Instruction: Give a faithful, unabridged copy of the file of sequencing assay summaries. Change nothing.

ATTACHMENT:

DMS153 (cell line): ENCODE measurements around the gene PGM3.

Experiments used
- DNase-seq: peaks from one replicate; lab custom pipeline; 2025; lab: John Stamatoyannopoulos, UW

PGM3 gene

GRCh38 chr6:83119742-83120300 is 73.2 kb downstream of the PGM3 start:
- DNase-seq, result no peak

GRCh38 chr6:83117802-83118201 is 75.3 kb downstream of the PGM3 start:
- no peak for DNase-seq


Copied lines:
DMS153 (cell line): ENCODE measurements around the gene PGM3.

Experiments used
- DNase-seq: peaks from one replicate; lab custom pipeline; 2025; lab: John Stamatoyannopoulos, UW

PGM3 gene

GRCh38 chr6:83119742-83120300 is 73.2 kb downstream of the PGM3 start:
- DNase-seq, result no peak

GRCh38 chr6:83117802-83118201 is 75.3 kb downstream of the PGM3 start:
- no peak for DNase-seq